This month I took the time to re-watch R. J. Cutler’s fantastic documentary The September Issue, Cutler spent eight months embedded at Vogue, beginning with the January fashion shows and ending with the finished magazine rolling off the presses.
I don’t read a lot of glossy magazines, and I don’t closely follow the world of fashion, but I love this documentary for its portrayal of the creative process.
Vogue is about fashion, and The September Issue features plenty, but the real heart of this film is the relationship between Editor in Chief Anna Wintour and her longtime creative director Grace Coddington. The women started at American Vogue on the same day in 1988, and have been working together ever since. Their unusual relationship is key to the magazine’s success, but whenever the two appear in the same scene, sparks fly.
(Interestingly, Coddington at first refused to be filmed for the documentary, but Cutler eventually won her over, to his great relief—he said he had to have someone who wasn’t afraid of Anna.)
The September Issue shows how a dedicated team of people pull together the year’s most important issue, over many months, with lots of collaboration, a good bit of conflict, and continual trial and error.
As I watched the film, I was struck by how applicable the film’s insights were to putting together not just a magazine, but a life:
1. YOU HAVE TO HAVE A STORY.
A bunch of pretty things thrown together is still a jumbled mess. Whether in a magazine layout or your own calendar, unifying themes are crucial, and should be obvious to the reader.
2. LOOK AT THE PARTS AND THE WHOLE.
The individual pieces must stand on their own and work together.
3. PUT IT ON THE BOARD.
At Vogue they use a giant display board to storyboard each issue. This makes it easy for the viewer to see how the issue flows, to evaluate what fits and what doesn’t, to judge what belongs, but would be better in a different position.
As the issue comes together, the changes that need making, the gaps that need filling, and the missing pieces become obvious—once they’re on the board.
4. CONTRAST BRINGS IT TO LIFE.
Unifying themes are important, but a magazine (or a life) filled with things that are too similar—even if they’re quite wonderful on their own—becomes tedious.
5. SCALE MATTERS.
Some things look best when they’re huge. Some topics should get lots of coverage. Some topics are best done on a small scale. It’s important to know the difference.
6. EDIT, EDIT, EDIT.
Slash the unnecessary stuff. Be relentless.
7. THERE’S USUALLY ONE BIG DISASTER IN EVERY ISSUE.
Especially in September—it’s a big issue. It happens to everyone working on something big, or in a busy season. Accept it. Plan for it.
8. SET GOOD BOUNDARIES.
Choose whose feedback matters, and whose opinions don’t. Protect your personal time and your personal space. Don’t make yourself accessible to people you don’t need to be accessible to.
9. HAVE PEOPLE IN YOUR LIFE WHO WILL GIVE YOU PUSHBACK.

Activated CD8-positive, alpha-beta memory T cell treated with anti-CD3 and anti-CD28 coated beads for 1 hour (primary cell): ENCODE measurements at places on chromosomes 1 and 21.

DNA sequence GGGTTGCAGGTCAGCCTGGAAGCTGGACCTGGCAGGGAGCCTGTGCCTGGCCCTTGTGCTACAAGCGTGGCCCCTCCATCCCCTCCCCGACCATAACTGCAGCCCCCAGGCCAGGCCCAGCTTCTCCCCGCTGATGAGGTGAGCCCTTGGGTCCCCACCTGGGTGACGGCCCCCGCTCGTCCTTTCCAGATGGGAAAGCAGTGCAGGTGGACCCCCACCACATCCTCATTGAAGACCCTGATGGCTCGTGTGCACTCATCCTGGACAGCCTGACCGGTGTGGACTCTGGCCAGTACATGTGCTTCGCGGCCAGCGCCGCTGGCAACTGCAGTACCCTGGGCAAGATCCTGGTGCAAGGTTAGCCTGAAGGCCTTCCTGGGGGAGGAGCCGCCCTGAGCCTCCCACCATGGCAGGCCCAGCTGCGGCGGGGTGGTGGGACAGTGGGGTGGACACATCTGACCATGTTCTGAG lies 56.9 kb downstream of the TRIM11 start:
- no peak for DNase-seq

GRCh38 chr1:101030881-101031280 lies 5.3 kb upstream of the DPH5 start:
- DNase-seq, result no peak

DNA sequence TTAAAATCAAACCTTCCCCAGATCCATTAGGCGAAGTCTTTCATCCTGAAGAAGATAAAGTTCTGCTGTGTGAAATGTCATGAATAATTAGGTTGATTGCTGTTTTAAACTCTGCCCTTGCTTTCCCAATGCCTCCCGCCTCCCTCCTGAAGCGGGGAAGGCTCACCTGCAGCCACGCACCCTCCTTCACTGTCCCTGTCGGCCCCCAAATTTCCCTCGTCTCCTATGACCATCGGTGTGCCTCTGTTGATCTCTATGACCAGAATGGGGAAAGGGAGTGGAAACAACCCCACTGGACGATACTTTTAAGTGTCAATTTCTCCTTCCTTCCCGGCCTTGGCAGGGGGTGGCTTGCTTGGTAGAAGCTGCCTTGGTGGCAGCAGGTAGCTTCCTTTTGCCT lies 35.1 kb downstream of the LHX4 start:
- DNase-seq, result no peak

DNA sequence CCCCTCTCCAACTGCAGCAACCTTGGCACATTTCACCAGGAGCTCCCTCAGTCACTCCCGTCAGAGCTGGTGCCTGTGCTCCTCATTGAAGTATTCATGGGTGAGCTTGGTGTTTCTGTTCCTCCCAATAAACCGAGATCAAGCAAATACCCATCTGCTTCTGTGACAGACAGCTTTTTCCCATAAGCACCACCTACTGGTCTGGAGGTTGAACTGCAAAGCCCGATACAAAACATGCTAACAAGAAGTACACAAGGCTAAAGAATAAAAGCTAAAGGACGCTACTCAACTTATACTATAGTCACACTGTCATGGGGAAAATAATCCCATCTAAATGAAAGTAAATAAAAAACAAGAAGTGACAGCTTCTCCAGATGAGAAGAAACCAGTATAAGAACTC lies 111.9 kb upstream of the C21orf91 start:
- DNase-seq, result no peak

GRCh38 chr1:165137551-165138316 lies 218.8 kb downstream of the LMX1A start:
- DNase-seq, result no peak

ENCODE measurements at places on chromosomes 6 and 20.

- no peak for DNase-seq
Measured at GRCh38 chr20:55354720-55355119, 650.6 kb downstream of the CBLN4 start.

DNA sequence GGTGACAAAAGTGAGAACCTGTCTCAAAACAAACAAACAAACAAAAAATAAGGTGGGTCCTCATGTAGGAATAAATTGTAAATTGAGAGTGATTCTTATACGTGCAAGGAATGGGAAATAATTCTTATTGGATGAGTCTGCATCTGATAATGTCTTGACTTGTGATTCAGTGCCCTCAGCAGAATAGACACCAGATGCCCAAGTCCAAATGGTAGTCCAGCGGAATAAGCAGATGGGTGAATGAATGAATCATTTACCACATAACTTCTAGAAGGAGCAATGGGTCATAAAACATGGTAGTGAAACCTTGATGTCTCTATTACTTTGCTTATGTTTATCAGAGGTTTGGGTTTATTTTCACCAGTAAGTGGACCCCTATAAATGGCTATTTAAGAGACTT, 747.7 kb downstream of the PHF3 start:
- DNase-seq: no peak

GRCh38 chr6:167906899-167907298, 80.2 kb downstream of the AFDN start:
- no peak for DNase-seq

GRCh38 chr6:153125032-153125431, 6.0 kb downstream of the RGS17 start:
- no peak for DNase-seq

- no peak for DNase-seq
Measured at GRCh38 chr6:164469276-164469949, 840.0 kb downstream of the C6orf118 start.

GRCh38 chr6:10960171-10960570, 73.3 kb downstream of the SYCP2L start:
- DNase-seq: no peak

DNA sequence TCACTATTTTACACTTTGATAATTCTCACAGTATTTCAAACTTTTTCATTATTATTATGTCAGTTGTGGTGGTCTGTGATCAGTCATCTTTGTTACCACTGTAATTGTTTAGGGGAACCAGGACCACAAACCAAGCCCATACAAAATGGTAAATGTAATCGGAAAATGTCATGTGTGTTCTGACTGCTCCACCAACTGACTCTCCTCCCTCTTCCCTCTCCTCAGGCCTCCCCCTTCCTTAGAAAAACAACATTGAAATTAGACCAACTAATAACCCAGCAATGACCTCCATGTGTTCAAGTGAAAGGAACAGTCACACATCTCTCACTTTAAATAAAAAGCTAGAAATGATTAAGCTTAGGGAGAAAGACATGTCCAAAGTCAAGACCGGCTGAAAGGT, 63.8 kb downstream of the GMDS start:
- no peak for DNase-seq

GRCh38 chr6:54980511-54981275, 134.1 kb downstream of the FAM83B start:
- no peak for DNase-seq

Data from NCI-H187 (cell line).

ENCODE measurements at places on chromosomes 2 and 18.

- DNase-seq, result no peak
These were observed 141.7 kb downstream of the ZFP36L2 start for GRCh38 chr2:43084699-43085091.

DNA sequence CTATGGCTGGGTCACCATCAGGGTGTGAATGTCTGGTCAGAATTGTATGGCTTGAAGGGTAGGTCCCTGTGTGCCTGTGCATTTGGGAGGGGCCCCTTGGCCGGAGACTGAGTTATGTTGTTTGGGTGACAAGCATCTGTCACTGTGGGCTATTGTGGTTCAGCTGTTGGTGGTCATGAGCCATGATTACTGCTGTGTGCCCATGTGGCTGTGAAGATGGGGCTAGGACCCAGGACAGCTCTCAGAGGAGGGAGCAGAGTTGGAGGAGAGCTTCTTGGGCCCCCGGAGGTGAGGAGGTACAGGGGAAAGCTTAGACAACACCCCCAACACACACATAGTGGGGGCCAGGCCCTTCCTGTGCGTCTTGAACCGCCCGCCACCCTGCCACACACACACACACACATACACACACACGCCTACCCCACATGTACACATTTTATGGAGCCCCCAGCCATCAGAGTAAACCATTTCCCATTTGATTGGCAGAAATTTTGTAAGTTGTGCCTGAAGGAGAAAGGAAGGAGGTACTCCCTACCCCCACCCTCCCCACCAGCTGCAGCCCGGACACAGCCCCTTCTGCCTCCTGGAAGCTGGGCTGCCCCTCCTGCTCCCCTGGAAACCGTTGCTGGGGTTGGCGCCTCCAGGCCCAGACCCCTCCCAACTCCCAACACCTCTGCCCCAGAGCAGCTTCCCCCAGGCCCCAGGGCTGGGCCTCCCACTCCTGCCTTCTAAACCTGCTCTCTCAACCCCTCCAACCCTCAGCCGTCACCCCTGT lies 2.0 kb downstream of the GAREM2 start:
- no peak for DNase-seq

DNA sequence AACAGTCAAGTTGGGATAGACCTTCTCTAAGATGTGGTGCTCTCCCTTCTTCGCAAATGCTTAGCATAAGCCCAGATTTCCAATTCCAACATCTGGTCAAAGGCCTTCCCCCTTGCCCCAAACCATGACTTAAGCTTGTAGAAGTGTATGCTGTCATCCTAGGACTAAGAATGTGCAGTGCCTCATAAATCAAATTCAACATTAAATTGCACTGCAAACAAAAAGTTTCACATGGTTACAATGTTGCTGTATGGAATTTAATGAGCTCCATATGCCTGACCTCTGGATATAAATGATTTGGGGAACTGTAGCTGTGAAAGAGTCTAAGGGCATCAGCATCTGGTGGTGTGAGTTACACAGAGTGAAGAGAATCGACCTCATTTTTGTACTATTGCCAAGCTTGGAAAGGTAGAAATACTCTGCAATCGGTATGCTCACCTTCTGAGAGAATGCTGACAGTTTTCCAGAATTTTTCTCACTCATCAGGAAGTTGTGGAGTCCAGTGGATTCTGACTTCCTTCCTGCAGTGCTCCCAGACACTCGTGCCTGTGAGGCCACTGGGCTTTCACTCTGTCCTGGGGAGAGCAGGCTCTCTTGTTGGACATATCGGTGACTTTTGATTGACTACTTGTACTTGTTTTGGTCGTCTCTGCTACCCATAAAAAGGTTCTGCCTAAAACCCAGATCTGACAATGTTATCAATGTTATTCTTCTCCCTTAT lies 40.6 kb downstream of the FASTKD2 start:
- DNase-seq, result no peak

The combustible relationship between Wintour and Coddington is at the heart of this documentary. They obviously respect each other, though they’re not always particularly cordial: they push each other, hard, and share their unflinching opinions about the work. The magazine is better for it.
10. FIGHT YOUR WAY THROUGH.
If you really want something, fight for it. It won’t be easy: in the words of Coddington, “You have to be fairly tough to withstand it.”
11. KNOW WHEN TO STOP PUSHING.
To protect those personal relationships, learn when to ease up.
12. YOU HAVE TO WORK YOUR WAY UP.
In fashion, everyone starts at the bottom with the grunt jobs that aren’t much fun. The same goes for schedulers: skill comes with experience. You won’t be very good at planning your life when you first begin. As you work at approaching your life—and your calendar—with intention, you’ll continue to improve.
13. IMPOSTER SYNDROME IS REAL.
There will be a day—at least one-when you feel like you don’t know what you’re doing. It happens to everyone.
14. LIFE ISN’T FAIR.
Sometimes you do everything right and you still crash.
15. STICK TO YOUR GUNS.
Even if it’s not in style, or what everyone else is doing, or what you’re “supposed” to like.
16. IF YOU HATE SOMETHING, ADMIT IT.
Be ruthlessly honest with yourself. And if you really hate something, just say, like Wintour, “I never want to see that in the magazine.” (Or, in your case, on your calendar.)
17. EXPECT SERENDIPITY.
Disasters are inevitable, but thankfully there’s a happy counterpart. In the words of Coddington, “Somehow everything I did I kind of fell into.”
18. GO WITH THE SEASONS.
September isn’t the only issue. If something isn’t well suited to one season, it might be an amazing fit for another. If there’s not room in September, maybe you can make room in October. Or January.
19. TAKE GOOD CARE OF YOURSELF.
In The September Issue, there were bottles everywhere, and even the models were shown eating. (Cherry tarts, no less!)
None of this is easy. Set yourself up for success by minding your foundation.
20. ALWAYS KEEP YOUR EYES OPEN.
Inspiration is everywhere.
21. IT’S AN EVOLVING PICTURE.
Intentional planning is an evolving process that never ends.
I’d love to hear your unexpected sources for life-planning inspiration and any favorite planning tips or tricks in comments.